Cécile Kyenga: The first black Italian minister that couldn’t save her country ravaged by Ebola

KYE1 Italian ophthalmologist, Cécile Kashetu Kyenge

Wed, 31 Mar 2021 Source: Joel Savage

Cécile Kashetu Kyenge is an Italian ophthalmologist, born from a wealthy family in the Congolese district of Katanga. She studied medicine and surgery and in 1983, she obtained a scholarship to study at the Università Cattolica Del Sacro Cuore - (the Catholic University of the Sacred Heart) in Rome.

Unfortunately, the grant she waited for in her country of origin, Congo, didn’t arrive, therefore, she entered Italy with a visa for study purposes. She settled in Modena in a college for missionaries and worked as a caregiver to pay for her studies. She managed to graduate, specializing in ophthalmology.

During her life activities in Italy, she married an Italian and gained her citizenship. Under Enrico Letta government, an Italian politician who was Prime Minister of Italy from 2013 to 2014, Cécile Kyenge was appointed the Minister of Integration.

For several years, Cécile contributed to sociality by working and creating nonprofit organizations, defending and being a spokesperson for immigrants’ rights.

Furthermore, she was engaged in various projects for development and goods exchange promoted by Europe in underdeveloped countries of Africa, specifically of a control committee of which she is a member.

Basically, the European Union gives funds for many kinds of projects that can involve reconstruction, soil rehabilitation, culture, or something else. It’s the duty of the committee to determine that the country which receives the money actually spend on the right project, and for nothing else.

Cécile spoke about her country, especially, the South of Congo, in particular, which is the center of the Ebola crisis because of its high concentration of cobalt, a mineral that has become fundamental for the whole world.

Being a ferromagnetic element that is used for creating the batteries of our precious smartphones, not only, its importance is even higher if we take a look at industry 4.0, but that also has the aim of spreading the use of the electric car on a mass scale, eliminating this way the use of oil in the western world.

This elimination of pollution in the advanced world is so important to them that Africa has to pay for it? If things are going to stay this way, the answer is yes. Human impact is more than visible, miners digging without any security device; dozens of thousands are regular, hundreds of thousands are undeclared, usually working for Chinese companies to sell their cobalt.

You have to consider that in some cases these workers (Congolese) that are also fathers, dig all day without finding a single gram of cobalt: These are days that they don’t get paid. The scenery gets even more obscene when these workers are children.

UNICEF has stated that 40,000 Congolese children are working in cobalt mines and it seems that they preferred them to adults since they are poorly paid. Compared to the 2 dollars that adults get per day, they only get 90 cents. The age of these little workers goes from 8 to 14 years old.

This drama brings other problems within itself, such as mass migrations of people who want to find the Western and Chinese treasure, and considerable geological damage, due to mines that made the soil extremely fragile.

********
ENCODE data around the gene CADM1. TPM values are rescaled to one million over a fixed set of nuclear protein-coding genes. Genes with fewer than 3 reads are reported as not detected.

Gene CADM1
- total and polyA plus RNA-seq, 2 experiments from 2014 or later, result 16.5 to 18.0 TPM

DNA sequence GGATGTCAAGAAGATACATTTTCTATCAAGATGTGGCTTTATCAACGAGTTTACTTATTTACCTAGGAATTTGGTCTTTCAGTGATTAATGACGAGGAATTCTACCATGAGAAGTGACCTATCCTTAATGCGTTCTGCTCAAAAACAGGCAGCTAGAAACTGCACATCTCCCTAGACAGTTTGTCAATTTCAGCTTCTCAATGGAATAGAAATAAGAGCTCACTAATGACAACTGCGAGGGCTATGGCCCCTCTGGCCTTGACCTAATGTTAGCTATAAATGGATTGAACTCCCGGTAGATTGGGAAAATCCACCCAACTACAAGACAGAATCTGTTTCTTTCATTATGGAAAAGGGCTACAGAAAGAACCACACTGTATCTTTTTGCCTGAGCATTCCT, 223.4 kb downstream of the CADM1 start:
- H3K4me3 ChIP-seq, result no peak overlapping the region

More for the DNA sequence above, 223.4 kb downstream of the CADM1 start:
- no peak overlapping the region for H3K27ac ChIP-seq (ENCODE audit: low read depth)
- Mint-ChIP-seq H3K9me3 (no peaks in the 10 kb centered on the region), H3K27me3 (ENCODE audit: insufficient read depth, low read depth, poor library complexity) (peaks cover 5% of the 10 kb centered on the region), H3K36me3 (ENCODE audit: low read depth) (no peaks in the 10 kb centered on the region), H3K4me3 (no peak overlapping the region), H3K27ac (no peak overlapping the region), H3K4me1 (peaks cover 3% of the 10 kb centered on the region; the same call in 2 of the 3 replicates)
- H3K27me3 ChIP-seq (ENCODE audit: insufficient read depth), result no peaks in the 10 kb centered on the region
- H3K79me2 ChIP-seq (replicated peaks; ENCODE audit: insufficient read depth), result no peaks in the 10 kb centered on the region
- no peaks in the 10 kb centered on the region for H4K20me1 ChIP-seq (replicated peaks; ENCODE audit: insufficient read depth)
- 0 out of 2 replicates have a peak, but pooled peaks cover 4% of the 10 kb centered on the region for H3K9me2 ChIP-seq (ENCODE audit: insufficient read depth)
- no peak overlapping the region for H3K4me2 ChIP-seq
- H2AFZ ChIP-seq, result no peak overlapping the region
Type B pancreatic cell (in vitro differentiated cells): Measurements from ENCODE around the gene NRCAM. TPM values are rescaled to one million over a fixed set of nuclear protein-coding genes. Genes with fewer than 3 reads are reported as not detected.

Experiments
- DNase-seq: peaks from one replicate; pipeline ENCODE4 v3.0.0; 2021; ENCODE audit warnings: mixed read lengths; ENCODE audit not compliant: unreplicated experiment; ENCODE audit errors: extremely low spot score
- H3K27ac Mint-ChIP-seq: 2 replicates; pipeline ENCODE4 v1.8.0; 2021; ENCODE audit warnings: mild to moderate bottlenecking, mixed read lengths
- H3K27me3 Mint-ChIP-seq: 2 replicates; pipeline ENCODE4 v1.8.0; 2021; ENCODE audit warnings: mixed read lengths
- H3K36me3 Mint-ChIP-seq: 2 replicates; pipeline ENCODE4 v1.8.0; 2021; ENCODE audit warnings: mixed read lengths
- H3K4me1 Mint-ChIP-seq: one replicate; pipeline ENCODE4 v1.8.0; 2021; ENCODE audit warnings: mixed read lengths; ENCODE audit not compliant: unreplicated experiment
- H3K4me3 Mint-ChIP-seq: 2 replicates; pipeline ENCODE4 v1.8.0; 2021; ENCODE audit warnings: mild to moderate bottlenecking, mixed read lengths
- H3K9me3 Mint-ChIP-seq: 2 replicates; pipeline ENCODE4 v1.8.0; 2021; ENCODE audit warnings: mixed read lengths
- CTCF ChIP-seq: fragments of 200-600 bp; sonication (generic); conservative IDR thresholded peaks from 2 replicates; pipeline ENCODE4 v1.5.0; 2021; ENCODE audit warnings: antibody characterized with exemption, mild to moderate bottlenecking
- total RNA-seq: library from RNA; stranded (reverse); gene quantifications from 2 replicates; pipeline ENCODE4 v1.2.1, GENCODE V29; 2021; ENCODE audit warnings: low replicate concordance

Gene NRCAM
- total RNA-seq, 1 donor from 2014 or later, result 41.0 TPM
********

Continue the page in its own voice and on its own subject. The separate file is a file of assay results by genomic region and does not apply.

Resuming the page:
Even though she is aware that Ebola in Congo didn't miraculously appear from heaven, Kyenge couldn't speak about it the fact that she is a black minister who has experienced extreme racism and the possibility of losing her ministerial post, she declined to protest a talk about it.

There is another damage that involves the native tribes that get pushed away, doesn’t matter which way. The cobalt crisis started some years ago and the dynamics seem to get worse, considering that our demand will double by 2020.

Meanwhile, royalties on mineral extractions have already increased, together with taxes those companies will have to pay, by the will of the President of the Democratic Republic of Congo, Joseph Kabila, who seems to ignore the situation in which his people are struggling.

The European committee suggests a solution with traceability certificates but, by now, they’re just suggestions. Meanwhile, Amnesty has inquired about what are the giants of the technology industry that are collaborating with industries that respect human rights.

The data shows that only two among the dozens inquired have decided to follow a marketing strategy that is respectful of ethics, and they are Apple and Samsung. Other ones, such as General Motors, Volkswagen, Microsoft, Lenovo, Renault, and Huawei did almost nothing to control the problem.

The biggest part of this situation is China’s property, which has the role of the colonizer, again, in the African continent. Cécile, together with other European deputies are working in order to create a deal with which no country will be forced to undergo this kind of situation.

There is a long and difficult way to go, and we know that the mechanisms that are moving great industries are almost unstoppable. Nevertheless, there is an important matter that you just cannot ignore, human rights, that’s the need to be respected in every single place on Earth, even the most remote, she concludes.

Columnist: Joel Savage